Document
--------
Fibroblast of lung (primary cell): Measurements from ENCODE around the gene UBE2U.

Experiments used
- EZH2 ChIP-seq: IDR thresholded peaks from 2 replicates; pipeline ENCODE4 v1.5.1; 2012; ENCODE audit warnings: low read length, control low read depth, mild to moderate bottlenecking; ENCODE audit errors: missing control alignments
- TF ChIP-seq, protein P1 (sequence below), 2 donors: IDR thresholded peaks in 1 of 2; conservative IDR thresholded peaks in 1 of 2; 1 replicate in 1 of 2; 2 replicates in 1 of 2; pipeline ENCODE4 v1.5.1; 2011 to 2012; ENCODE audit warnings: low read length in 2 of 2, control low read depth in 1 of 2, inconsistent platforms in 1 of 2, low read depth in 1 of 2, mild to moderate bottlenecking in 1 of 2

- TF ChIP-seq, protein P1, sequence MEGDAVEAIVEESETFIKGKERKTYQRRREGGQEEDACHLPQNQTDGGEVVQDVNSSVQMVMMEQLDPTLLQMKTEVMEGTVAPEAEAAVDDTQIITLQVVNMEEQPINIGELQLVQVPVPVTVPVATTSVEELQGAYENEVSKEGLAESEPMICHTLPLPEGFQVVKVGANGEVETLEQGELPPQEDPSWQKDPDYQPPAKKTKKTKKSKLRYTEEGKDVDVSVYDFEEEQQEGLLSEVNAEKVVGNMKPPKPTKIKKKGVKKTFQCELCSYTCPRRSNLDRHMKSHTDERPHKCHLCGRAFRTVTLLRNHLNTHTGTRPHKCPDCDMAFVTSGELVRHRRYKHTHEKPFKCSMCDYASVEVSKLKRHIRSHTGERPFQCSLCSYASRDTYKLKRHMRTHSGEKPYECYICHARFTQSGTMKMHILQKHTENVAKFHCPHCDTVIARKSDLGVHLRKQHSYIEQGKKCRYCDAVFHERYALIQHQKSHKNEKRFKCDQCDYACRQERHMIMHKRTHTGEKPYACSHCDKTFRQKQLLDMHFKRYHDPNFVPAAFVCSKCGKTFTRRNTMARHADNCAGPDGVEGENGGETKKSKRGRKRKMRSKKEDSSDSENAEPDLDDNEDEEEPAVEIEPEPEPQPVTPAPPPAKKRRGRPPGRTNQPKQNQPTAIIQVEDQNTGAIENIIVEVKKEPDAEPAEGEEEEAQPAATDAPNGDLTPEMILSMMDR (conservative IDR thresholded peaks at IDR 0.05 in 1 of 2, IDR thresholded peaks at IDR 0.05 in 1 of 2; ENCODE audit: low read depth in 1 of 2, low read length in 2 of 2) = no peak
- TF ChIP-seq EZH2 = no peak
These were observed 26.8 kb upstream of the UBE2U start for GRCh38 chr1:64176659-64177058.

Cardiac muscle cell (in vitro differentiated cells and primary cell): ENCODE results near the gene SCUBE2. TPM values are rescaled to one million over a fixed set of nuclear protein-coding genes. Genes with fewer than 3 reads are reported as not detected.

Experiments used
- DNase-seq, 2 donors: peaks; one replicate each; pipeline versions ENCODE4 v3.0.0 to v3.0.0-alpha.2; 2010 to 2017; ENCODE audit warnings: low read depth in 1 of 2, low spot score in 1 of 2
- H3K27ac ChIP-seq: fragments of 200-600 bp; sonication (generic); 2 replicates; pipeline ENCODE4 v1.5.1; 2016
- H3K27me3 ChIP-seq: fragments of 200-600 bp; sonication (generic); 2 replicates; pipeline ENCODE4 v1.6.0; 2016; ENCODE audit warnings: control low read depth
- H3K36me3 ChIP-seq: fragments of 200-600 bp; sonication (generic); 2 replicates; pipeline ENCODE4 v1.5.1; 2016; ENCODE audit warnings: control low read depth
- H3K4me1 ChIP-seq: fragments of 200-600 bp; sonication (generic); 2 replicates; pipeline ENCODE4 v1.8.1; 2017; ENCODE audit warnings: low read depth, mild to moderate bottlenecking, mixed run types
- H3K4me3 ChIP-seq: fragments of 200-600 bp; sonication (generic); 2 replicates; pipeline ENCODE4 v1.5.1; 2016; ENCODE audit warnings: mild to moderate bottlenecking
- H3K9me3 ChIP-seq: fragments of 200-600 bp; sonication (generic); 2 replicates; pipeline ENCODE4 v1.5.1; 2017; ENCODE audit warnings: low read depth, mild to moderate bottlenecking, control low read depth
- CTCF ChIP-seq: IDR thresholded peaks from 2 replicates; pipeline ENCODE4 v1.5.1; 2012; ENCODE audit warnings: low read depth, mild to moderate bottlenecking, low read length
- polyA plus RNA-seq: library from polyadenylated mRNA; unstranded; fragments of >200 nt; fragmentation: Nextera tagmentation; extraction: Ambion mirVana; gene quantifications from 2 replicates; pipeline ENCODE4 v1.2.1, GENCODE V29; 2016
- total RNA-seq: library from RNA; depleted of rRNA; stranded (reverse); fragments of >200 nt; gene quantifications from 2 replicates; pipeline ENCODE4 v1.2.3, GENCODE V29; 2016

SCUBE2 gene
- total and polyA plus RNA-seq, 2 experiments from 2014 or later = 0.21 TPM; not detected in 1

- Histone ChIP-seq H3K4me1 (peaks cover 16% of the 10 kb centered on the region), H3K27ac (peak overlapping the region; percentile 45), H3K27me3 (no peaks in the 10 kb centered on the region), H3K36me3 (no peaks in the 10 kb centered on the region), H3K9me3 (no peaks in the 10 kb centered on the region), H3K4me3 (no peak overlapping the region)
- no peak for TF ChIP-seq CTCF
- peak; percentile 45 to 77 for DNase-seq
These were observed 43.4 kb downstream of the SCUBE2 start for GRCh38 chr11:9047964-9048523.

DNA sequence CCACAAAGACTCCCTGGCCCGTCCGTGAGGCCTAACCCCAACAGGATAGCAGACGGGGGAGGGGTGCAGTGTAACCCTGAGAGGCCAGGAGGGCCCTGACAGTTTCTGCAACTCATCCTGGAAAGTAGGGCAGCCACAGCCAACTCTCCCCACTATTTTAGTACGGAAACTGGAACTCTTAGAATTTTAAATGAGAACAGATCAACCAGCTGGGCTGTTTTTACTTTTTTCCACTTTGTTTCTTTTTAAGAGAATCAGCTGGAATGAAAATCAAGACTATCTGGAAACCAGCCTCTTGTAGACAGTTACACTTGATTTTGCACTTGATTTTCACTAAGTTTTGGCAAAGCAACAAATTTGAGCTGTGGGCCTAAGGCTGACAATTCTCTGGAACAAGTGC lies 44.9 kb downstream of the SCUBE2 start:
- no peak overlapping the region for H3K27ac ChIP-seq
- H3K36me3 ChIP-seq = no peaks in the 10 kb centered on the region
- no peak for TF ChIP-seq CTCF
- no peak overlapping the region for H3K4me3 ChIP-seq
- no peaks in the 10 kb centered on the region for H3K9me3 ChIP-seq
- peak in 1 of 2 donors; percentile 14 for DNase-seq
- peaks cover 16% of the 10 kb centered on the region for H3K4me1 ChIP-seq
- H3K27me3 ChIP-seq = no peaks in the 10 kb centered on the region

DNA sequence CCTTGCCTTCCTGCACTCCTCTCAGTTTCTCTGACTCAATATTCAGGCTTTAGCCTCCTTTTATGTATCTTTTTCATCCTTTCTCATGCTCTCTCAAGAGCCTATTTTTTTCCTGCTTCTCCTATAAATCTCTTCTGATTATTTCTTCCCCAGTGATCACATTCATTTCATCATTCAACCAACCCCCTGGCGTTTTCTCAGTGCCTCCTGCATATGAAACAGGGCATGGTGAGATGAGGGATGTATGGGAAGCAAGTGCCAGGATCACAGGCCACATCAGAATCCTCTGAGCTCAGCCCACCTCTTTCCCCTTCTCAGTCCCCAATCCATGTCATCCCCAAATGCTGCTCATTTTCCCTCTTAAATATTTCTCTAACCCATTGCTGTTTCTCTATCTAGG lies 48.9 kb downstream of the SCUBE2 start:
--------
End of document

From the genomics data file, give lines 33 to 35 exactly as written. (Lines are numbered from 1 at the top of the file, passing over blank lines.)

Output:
- peaks cover 16% of the 10 kb centered on the region for H3K4me1 ChIP-seq
- H3K27me3 ChIP-seq = no peaks in the 10 kb centered on the region

DNA sequence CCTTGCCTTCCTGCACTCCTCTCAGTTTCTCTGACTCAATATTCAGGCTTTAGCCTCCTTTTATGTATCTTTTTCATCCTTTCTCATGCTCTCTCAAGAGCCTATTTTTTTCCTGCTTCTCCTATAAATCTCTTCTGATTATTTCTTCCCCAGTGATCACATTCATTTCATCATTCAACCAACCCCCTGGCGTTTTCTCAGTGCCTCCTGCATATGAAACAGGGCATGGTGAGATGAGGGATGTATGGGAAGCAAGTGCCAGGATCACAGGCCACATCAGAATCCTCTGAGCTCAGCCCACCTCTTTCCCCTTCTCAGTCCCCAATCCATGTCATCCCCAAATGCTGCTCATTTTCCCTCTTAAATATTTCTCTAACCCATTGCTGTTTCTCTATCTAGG lies 48.9 kb downstream of the SCUBE2 start: